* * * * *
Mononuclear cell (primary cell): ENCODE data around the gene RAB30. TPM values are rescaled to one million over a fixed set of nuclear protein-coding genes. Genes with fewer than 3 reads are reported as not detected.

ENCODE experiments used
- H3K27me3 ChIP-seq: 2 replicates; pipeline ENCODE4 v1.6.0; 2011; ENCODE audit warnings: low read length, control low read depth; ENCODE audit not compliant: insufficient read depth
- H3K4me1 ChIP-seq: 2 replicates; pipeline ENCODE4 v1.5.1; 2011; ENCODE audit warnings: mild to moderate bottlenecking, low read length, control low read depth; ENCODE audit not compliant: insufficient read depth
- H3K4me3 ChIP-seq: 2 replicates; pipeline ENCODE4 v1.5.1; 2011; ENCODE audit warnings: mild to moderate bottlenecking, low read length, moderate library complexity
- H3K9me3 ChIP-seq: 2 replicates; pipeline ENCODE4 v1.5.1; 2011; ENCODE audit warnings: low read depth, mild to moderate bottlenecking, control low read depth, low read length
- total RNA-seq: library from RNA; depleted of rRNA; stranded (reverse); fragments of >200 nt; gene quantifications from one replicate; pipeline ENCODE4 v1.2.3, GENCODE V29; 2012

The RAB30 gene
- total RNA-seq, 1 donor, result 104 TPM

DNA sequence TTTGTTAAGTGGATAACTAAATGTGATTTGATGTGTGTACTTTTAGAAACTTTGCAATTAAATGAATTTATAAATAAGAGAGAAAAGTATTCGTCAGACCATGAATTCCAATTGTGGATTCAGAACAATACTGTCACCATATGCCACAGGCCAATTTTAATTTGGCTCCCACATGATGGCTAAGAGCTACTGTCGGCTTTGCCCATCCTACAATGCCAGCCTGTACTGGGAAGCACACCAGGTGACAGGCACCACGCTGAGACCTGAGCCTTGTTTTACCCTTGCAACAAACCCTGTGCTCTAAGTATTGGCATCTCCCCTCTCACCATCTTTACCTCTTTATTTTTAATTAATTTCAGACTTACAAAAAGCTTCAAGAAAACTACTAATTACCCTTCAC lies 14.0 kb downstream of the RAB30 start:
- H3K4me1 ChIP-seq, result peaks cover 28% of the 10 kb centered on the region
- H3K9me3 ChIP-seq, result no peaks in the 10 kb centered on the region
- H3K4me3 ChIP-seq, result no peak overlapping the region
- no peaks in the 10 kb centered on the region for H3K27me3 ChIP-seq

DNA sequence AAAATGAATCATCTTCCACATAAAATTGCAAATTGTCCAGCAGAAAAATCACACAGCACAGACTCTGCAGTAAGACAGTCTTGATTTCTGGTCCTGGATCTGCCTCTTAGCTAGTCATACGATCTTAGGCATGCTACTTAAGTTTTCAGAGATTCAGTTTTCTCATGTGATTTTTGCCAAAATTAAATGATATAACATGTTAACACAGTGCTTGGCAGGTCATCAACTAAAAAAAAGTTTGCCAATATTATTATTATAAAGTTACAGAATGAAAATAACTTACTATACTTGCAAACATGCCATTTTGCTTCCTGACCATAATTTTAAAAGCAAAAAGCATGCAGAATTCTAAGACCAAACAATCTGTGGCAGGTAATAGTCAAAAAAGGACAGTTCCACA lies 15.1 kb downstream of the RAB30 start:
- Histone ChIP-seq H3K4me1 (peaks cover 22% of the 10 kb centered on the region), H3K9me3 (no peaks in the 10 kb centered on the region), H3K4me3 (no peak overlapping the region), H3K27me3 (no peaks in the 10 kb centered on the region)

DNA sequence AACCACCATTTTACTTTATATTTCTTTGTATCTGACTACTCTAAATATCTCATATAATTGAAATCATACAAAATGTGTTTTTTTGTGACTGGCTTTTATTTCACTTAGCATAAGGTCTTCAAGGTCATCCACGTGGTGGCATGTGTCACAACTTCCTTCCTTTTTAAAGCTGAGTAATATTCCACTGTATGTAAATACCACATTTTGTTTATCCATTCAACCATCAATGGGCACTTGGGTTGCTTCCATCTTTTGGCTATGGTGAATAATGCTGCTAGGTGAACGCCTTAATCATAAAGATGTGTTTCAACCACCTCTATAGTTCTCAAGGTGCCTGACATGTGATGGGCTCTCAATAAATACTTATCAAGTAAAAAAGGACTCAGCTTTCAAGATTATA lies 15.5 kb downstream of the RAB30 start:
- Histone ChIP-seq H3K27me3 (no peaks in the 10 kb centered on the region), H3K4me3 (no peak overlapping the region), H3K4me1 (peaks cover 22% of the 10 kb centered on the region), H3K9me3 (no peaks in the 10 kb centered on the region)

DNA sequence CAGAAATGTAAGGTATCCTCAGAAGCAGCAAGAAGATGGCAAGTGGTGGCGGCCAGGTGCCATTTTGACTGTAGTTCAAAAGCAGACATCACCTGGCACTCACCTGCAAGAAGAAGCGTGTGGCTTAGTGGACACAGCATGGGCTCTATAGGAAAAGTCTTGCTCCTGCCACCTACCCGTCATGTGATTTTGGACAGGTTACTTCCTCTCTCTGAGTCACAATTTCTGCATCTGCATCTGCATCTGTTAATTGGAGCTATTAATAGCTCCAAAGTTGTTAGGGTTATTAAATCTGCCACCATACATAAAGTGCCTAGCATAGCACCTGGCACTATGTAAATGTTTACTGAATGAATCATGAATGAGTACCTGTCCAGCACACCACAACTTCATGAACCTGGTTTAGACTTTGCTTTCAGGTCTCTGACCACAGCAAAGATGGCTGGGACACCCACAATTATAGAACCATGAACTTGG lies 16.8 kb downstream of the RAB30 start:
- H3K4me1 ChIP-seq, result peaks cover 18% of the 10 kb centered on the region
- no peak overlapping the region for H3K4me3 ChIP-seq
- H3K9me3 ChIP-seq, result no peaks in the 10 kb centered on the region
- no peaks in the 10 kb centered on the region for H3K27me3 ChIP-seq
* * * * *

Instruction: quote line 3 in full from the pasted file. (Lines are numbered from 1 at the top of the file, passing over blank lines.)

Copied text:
- H3K27me3 ChIP-seq: 2 replicates; pipeline ENCODE4 v1.6.0; 2011; ENCODE audit warnings: low read length, control low read depth; ENCODE audit not compliant: insufficient read depth